Maj. Gen. William Caldwell, briefing military reporters at the Pentagon from his post in Baghdad, said he learned that al-Zarqawi was alive after getting briefings on the military operation that netted al-Zarqawi and several others.
"He mumbled something but it was indistinguishable and it was very short," Caldwell said.
The U.S. military earlier had displayed images of the battered face of al-Zarqawi and reported that he had been identified by fingerprints, tattoos and scars. Biological samples from his body also were delivered to an FBI crime laboratory in Virginia for DNA testing. The results were expected in three days.
Caldwell said Friday that authorities made a visual identification of al-Zarqawi upon arriving at the site of the air strike.
He said that when the terrorist "attempted to sort of turn away off the stretcher, everybody re-secured him back onto the stretcher. ... He died almost immediately thereafter from the wounds he'd received from this air strike."
"We did in fact see him alive," Caldwell said. "There was some sort of movement he had on the stretcher and he did die a short time later. There was confirmation from the Iraqi police that he was found alive."
Al-Zarqawi, who had a $25 million bounty on his head, was killed at 6:15 p.m. Wednesday after an intense two-week hunt that U.S. officials said first led to the terror leader's spiritual adviser and then to him. Through painstaking intelligence efforts, the U.S. military was able to track the advisor, establishing when he was linking up with al-Zarqawi, CBS News national security correspondent David Martin reports.
U.S. Gen. George Casey, the top U.S. commander in Iraq, said at the time that the American air strike targeted "an identified, isolated safe house." Four other people, including a woman and a child, were killed with al-Zarqawi and Abu Abdul-Rahman al-Iraqi, the terrorist's spiritual consultant.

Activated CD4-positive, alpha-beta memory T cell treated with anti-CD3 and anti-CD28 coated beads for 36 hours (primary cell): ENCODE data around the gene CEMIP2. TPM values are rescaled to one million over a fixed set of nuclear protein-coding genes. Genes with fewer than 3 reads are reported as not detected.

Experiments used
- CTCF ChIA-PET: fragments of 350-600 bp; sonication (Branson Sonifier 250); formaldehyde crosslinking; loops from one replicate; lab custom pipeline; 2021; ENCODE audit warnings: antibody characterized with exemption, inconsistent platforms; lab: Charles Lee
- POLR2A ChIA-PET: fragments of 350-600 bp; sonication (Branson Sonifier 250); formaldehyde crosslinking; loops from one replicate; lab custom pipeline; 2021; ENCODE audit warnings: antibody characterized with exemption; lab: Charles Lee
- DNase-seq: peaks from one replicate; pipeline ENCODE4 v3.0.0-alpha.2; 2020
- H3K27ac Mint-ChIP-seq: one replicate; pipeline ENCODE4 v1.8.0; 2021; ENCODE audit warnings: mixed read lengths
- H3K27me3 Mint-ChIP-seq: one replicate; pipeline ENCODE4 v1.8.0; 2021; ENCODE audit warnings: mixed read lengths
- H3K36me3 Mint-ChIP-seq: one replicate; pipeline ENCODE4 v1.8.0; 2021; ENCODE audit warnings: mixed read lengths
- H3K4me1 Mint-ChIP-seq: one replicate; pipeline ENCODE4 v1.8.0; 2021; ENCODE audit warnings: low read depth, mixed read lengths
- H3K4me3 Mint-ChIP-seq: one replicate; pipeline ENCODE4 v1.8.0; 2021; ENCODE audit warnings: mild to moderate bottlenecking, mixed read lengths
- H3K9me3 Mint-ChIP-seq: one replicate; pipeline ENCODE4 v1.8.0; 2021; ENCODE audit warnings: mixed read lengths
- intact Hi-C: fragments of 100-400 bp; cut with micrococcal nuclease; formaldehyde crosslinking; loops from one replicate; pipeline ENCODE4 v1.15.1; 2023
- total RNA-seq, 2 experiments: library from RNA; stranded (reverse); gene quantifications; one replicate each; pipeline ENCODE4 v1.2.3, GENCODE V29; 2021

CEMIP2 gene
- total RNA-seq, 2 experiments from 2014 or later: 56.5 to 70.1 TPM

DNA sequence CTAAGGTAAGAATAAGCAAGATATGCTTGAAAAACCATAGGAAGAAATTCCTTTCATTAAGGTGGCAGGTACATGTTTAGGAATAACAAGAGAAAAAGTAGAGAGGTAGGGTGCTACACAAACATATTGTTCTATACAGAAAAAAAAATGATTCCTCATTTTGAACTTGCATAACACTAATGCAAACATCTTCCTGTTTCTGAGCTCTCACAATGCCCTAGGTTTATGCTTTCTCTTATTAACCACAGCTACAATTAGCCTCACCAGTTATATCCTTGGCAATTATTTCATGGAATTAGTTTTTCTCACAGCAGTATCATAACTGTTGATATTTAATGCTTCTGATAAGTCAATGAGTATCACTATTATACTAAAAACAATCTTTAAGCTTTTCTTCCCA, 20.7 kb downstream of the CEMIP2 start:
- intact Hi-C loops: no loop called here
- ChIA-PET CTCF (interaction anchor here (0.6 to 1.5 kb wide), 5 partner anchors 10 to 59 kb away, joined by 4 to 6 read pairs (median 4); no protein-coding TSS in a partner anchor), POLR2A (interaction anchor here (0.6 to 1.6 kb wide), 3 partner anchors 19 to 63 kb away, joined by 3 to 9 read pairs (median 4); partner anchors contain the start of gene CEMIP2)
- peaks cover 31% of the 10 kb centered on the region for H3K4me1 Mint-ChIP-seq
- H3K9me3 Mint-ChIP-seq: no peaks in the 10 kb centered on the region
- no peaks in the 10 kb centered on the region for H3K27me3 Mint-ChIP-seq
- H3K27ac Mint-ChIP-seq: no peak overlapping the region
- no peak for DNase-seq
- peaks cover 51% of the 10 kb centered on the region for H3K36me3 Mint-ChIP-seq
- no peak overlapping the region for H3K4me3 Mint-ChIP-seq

Caldwell said it was unclear whether al-Zarqawi was trying to get away as he writhed around on his stretcher.
Revising what military officials said Thursday, Caldwell said it now appears there was no child among those killed in the bombing. He cautioned that some facts were still being sorted out.
He said three women and three men, including al-Zarqawi, were killed.
"I'm thrilled that Zarqawi was brought to justice and I am so proud of our troops and intelligence officers who brought him to justice," President Bush said at a with the Danish Prime Minister Friday. "This man had a lot of blood on his hands."
"Zarqawi's death helps a lot," Mr. Bush said, adding that "It's not going to end the war." He said al Qaeda followers and insurgents would try to show they have not been defeated by al-Zarqawi's death. "I'm trying to be realistic with the American people."
Meanwhile, Prime Minister Nouri al-Maliki imposed a vehicle ban Friday on Baghdad and a volatile province to the north in an effort to prevent reprisal attacks from suicide car bombs after the killing of Abu Musab al-Zarqawi in a U.S. air strike.
CBS News correspondent Elizabeth Palmer reports there was a brief celebration after al-Zarqawi's death was announced, but almost immediately, violence resumed across Iraq. Five civilians were killed and three were wounded Friday during a firefight and five houses were demolished in the area of Ghalibiya, west of Baqouba, according to the regional joint cooperation center and Dr. Ahmed Rifaat of Baqouba General Hospital said.
The circumstances of the firefight were unclear. Gunmen also kidnapped a senior Iraqi oil official in Baghdad as he was returning home from work, the Oil Ministry's spokesman said Friday.
Police also found five unidentified bodies late Thursday of men who had been shot in the head in eastern Baghdad. And gunmen opened fire on Friday's funeral procession for the brother of the governor of the northern city of Mosul.